Historically legal teams have been so fully occupied with firefighting and urgent transactional work that there has been little time or aptitude to look for pro-active opportunities to contribute to the success of the business. These are important not only to help that success but to integrate the legal team into the business as a whole and to demonstrate an affinity with its financial challenges. There will be different appropriate opportunities in every business situation but some or all of the following may apply;
- Look out for changes in law or regulatory frameworks that require dissemination and/or explanation, create pro-active and online training where appropriate as, for example, when the business moves into new areas of activity. Keeping and storing records of participation in training and, hopefully, the lack of complaints relating thereto will over time help to demonstrate the effectiveness of such projects.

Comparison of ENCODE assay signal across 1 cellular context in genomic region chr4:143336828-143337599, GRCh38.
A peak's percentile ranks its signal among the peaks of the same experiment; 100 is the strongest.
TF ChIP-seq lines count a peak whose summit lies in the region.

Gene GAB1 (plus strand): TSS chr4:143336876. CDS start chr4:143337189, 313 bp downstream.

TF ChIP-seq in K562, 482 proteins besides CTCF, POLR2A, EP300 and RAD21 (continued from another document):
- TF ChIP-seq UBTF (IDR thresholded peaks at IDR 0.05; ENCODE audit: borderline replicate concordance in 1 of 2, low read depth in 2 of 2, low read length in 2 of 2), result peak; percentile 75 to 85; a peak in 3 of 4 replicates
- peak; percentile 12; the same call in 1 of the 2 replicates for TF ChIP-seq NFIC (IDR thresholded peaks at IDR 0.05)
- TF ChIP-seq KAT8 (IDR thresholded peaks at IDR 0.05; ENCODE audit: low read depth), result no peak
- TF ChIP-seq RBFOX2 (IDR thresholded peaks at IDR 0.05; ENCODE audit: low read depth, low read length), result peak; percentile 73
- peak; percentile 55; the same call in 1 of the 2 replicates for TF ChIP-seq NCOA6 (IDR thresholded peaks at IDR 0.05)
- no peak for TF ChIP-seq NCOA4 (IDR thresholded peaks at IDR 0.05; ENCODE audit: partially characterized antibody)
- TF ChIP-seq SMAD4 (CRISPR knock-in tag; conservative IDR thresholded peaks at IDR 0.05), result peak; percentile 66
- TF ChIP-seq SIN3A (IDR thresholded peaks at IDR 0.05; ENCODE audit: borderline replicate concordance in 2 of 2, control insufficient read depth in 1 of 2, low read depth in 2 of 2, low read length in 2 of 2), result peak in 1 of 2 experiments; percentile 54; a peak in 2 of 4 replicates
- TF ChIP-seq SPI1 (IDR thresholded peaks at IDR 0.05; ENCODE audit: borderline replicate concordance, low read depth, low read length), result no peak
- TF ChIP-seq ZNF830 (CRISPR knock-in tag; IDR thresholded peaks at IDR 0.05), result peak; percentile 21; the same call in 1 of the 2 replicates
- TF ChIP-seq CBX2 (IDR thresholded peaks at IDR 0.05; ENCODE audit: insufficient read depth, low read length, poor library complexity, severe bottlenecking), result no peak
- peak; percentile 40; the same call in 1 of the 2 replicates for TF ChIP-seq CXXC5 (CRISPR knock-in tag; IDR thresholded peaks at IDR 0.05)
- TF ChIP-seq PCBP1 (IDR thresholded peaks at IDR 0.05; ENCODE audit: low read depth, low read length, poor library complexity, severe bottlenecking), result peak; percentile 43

- Being pro-active can in some circumstances also mean saying no to work. It is not always the best use of time and resource to respond to whatever is asked of you by an in-house client. This needs to be agreed with senior management but the department should be responsible for taking a view on what is of most value to the company and, in some cases, offering alternative solutions or simply saying no.
- Offer to speak at conferences, gatherings and other team meetings within the business as a whole. Get your message across persistently and engagingly.
Being and feeling a part of the business as a whole is a important part of maximising the value and effectiveness of the team. There are many different ways to help achieve this but it is important to get the buy-in of senior management and the members of the legal teams themselves. This needs to become a part of everyday life in the legal team and some or all of the following may be helpful.